Saturday, October 24, 2009

Depression Glass – Daryle Lambert's Antique and Collectible Blog – Back to the basics.

Depression Glass - Thanks to

I often wonder if all this knowledge that I have collected over the years will ever pay off again. I have watched as items that were selling for the big bucks became almost worthless and wondered if the prices for them would ever rise again. But you know the older I get, the more I see the cycles repeat themselves over and over again as times change.

When will cookie jars, cut glass, lunch boxes and so many other things become popular again? I can't tell you the date that those pieces will come back in favor but I can guarantee that they will. This is why you should never stop learning and cataloging the rare and unusual in your mind so that you will be prepared when the prices for an out of favor item become favorable again.

Let's take Depression Glass as an example. Twenty years ago, back in Kentucky, I was asked to visit a couple that had a large collection of Depression Glass. After driving for several hours, I arrived at the couple's house and they instructed me to follow them. We pulled up in front of a very old wooden slat house that was falling down. Even the steps leading up to it had rotted away. In the back of my mind I was asking what are we doing here. But that thought didn't last long because as we entered I could see that every room was filled with Depression Glass. There were thousands of pieces. Only in the country could this happen. There were no locks on the doors. I started looking through the stacks of glass but soon became overcome by the sheer number of items. There were the rarest of the rare which included every color of depression ever made, plus all the patterns, several containing animals. I asked what the price was and they said $25,000. I asked if it would be okay to give them an answer the next day to which they said that would be okay. I thought about it overnight and called with my offer which was yes to the $25,000, but I would only give them half until I had taken the pieces to my home in Owensboro, Kentucky and looked to see how much damage there was. If there wasn't any, I would give them the other half of the money. We never made a deal but if I had those pieces today I am sure that they would easily bring over $100,000.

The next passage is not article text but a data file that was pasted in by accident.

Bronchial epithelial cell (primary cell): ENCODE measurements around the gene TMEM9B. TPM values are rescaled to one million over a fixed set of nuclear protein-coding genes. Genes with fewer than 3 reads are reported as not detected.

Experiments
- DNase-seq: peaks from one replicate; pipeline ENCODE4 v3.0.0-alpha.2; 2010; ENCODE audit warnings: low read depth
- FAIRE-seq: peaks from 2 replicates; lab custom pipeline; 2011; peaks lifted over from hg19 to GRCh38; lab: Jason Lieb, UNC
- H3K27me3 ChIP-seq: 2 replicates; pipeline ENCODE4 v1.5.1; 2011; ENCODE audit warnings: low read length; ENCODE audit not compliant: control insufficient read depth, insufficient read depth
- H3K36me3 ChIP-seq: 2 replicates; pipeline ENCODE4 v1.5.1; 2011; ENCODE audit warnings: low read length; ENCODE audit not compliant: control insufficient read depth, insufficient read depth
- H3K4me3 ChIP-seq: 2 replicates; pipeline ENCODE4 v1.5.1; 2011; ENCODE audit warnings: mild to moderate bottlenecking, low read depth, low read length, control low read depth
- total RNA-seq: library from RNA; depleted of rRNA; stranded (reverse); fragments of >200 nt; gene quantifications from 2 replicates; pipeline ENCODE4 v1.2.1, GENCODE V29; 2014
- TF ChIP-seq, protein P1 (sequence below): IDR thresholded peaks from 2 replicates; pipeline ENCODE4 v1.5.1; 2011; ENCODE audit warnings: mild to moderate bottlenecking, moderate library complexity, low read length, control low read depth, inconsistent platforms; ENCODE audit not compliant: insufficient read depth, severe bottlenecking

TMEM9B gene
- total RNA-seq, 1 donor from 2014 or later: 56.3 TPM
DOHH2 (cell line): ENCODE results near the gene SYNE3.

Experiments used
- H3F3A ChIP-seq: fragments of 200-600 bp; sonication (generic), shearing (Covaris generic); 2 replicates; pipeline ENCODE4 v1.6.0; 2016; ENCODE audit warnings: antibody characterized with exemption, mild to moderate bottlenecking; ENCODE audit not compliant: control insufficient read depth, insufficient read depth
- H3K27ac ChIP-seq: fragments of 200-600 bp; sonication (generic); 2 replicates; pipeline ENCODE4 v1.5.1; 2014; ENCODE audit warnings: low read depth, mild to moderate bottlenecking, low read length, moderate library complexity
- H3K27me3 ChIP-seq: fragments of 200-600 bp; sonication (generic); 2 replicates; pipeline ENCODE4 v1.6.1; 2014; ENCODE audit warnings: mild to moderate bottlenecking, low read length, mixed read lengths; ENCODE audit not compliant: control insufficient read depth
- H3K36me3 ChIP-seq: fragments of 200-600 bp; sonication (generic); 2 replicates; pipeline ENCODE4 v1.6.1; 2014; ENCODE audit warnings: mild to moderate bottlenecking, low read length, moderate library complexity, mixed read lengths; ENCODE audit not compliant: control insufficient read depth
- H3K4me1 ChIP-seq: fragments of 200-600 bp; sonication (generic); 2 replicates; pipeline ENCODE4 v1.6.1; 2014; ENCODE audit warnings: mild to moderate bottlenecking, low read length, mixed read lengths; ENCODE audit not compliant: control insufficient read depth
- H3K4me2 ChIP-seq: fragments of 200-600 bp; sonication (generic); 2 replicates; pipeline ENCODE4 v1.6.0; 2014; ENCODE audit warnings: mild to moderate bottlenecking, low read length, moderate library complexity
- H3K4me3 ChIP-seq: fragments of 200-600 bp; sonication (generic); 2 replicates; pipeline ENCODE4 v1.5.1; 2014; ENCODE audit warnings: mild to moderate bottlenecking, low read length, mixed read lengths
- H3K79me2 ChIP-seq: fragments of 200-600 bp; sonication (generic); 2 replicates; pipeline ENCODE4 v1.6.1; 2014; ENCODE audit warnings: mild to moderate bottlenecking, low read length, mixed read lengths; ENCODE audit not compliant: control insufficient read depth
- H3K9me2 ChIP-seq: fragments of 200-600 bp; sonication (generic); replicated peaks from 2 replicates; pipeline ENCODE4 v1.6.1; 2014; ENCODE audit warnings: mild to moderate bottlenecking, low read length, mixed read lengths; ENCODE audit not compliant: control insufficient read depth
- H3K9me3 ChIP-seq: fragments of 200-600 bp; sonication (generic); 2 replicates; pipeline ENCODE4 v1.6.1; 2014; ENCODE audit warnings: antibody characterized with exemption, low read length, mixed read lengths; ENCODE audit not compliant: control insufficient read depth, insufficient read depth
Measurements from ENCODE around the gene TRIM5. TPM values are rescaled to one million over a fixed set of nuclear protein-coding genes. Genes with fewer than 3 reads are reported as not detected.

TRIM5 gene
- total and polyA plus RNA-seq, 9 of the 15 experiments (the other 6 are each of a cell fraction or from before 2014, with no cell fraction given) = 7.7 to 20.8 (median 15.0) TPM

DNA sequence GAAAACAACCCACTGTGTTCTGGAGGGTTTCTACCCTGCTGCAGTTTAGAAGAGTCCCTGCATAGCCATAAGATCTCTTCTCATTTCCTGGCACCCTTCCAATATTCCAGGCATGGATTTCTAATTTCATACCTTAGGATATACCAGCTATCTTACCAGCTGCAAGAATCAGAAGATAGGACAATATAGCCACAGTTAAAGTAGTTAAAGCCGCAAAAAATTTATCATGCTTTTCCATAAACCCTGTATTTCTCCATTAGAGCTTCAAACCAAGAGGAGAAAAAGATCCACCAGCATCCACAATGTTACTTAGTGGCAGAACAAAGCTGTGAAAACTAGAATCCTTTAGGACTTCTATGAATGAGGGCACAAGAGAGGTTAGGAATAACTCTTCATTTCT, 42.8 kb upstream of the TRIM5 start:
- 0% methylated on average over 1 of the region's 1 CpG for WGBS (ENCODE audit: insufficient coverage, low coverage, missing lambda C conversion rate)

My other great buy of Depression glass was when Warner and I visited Baltimore to buy Rookwood pottery and returned with 500 to 1000 pieces of Depression. We were so tired after the trip that it was consigned to Bunte Auction where I am sure it didn't bring 10% of its value because the pieces were sold in box lots, but we still made great money.

The reason I chose Depression Glass was I noticed a great article in Antique Trader about Depression and the fakes that are still showing up, so be careful. It also showed some values and they looked to me to be on the up trend. If you buy “The Collector's Encyclopedia of Depression Glass” by Gene Florence you can judge for yourself. There is another book that also might help you, “Kitchen Glassware of the Depression Years.” Look for these books on Amazon or Abebooks. The year really doesn't matter.

Here are just a few examples of current prices : Pink Sharon Cabbage Rose Covered Cheese Dish $2000, American Sweet Heart , Monax, Cream Soup Bowl $490, McKee Sugar Canister Jar, Robins egg Blue $395 and two Sharon Cabbage Rose Tumblers, Green $216.51. Buying these for $2 to $10 would make me smile and I hope that it would you also.

I hope that in the future we will be able to receive comments on the blog but that doesn't seem to be happening at the present time. I would appreciate if you would send all comment to until I can solve this problem.

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  1. Interesting article you got here. It would be great to read a bit more concerning that topic. Thank you for posting this information.
    Joan Stepsen
    Gifts geek

  2. Thanks Joan

    I will try to do more on Depression in the future so stay tuned.

    God Bless